SPORTSNET: Elliotte Friedman reports the San Jose Sharks hope to contend next season if they fail to reach the playoffs this year. They don’t intend on moving any of their core players. They’re willing to talk about pending UFAs like defenseman Brenden Dillon and forward Melker Karlsson. Friedman said the Toronto Maple Leafs could be kicking the tires on Dillon.

SPECTOR’S NOTE: Dillon’s annual average value is $3.27 million. The Leafs have over $1.3 million in projected trade-deadline cap space.

The Anaheim Ducks, meanwhile, have let it known they’re willing to use their salary-cap space to help other clubs with limited cap room. However, they’ll also want good, young assets as part of the return.

NHL Rumor Mill – November 28, 2019

NHL Rumor Mill – November 28, 2019

Latest on the Canadiens, Bruins, and Sabres in today’s NHL rumor mill


MONTREAL GAZETTE: Stu Cowan believes the Canadiens could soon reach an important crossroad that could affect them now and in the future. Mired in a five-game winless streak, there are troubling signs they might not bounce back as they did from a similar losing skid last November. They blew 4-0 and 5-3 leads to fall 6-5 to the New York Rangers on Saturday and seemed to give up during an 8-1 loss to the Boston Bruins.

Is it time for the Montreal Canadiens to consider shopping Carey Price? (Photo via NHL Images)

With the possibility of the Canadiens missing the playoffs for the fourth time in five years, Cowan wonders if general manager Marc Bergevin might use his salary-cap space and prospect depth to make a big season-saving trade. He also mused about whether it’s time to consider shopping veteran stars Carey Price and Shea Weber for younger players and begin rebuilding for the future.

LE JOURNAL DE MONTREAL: cites a report by NBC Sports’ Charlie Roumeliotis claiming Bergevin took in Tuesday’s game between the Chicago Blackhawks and Dallas Stars. He’s also attended several games involving the Blackhawks’ AHL affiliate in Rockford.

SPECTOR’S NOTE: I don’t see Bergevin making any major moves right now. As long as the Habs stay in playoff contention, he’ll give his players time to work their way out of their current funk.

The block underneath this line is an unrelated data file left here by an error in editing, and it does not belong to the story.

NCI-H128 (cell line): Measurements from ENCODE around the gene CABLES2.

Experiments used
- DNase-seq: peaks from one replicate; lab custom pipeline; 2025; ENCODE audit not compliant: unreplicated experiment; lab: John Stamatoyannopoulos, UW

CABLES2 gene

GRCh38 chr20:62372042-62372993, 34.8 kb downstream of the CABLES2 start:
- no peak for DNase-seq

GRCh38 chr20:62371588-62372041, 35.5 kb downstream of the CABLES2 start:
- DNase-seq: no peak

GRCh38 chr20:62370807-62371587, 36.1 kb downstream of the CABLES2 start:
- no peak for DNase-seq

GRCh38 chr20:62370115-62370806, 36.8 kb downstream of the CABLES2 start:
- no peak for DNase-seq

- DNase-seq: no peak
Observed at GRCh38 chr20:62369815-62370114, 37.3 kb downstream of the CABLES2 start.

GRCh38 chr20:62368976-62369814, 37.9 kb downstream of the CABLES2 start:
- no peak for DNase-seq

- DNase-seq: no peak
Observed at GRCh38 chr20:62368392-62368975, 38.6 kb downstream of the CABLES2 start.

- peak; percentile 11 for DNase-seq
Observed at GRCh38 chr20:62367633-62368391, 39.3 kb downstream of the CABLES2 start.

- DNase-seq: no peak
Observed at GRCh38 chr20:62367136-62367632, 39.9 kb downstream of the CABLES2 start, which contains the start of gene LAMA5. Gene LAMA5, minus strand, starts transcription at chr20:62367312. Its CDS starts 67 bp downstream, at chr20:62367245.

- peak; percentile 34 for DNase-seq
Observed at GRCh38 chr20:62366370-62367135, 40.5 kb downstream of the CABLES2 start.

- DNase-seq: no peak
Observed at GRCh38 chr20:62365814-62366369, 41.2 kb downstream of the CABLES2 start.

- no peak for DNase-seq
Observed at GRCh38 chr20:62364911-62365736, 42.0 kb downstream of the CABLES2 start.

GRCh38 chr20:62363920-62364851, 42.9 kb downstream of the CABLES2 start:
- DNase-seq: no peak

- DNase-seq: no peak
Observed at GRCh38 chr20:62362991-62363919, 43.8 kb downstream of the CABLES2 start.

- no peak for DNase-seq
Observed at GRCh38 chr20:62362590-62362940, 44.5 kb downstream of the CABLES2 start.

With over $8 million in salary cap room, Bergevin has plenty of wiggle room to swing a major deal. However, he was in a similar position last season but only made a couple of minor moves. Expectations are higher this year, which could put pressure on him to swing a deal.

Bergevin isn’t trading Price or Weber, but if he decides to go that route he’ll do it in the off-season. Price would have to waive his no-movement clause. Weber lacks no-trade protection but carries a hefty contract (over $7.8 million annually through 2025-16). He could be tough to move unless it’s a one-for-one swap for another expensive player or the Habs pick up part of his cap hit.

The Canadiens don’t play the Blackhawks until Jan. 15. Bergevin has a trade history with the Hawks so we can’t dismiss the possibility he’ll do another deal with them. Chicago defenseman Erik Gustafsson has surfaced in trade rumors earlier this season. He’s slated to become an unrestricted free agent next summer.

The Habs need help on the left side of their blueline but I don’t think Gustafsson would be the answer. He’s coming off a 60-point performance last season but has only eight points in 23 contests this season.


NBC SPORTS BOSTON: With the Bruins re-signing Charlie Coyle and Chris Wagner yesterday, Joe Haggerty wonders where this leaves Torey Krug. The new contracts for Coyle and Wagner mean there’s a little less in the Bruins’ payroll to re-sign the 28-year-old defenseman. They also have Zdeno Chara, Matt Grzelcyk, Jake DeBrusk, Kevan Miller and Jaroslav Halak to re-sign. Haggerty observers the Bruins have lots of talented defensemen who could fill in for Krug if he departs next summer, but none have his offensive impact.

SPECTOR’S NOTE: Cap Friendly indicates the Bruins have over $65 million invested in 15 players for next season. Krug said he’s willing to accept a hometown discount to re-sign with the Bruins, but it will probably be well over his current $5.25-million AAV. With three consecutive 50-plus point campaigns already under his belt, he could get over $8 million annually on the open market.

Don’t expect the Bruins to trade Krug this season. He’s still a crucial part of their push for a Stanley Cup this season. They could get him re-signed before July. Nevertheless, the longer he goes unsigned, the more questions will arise about his future with the Bruins.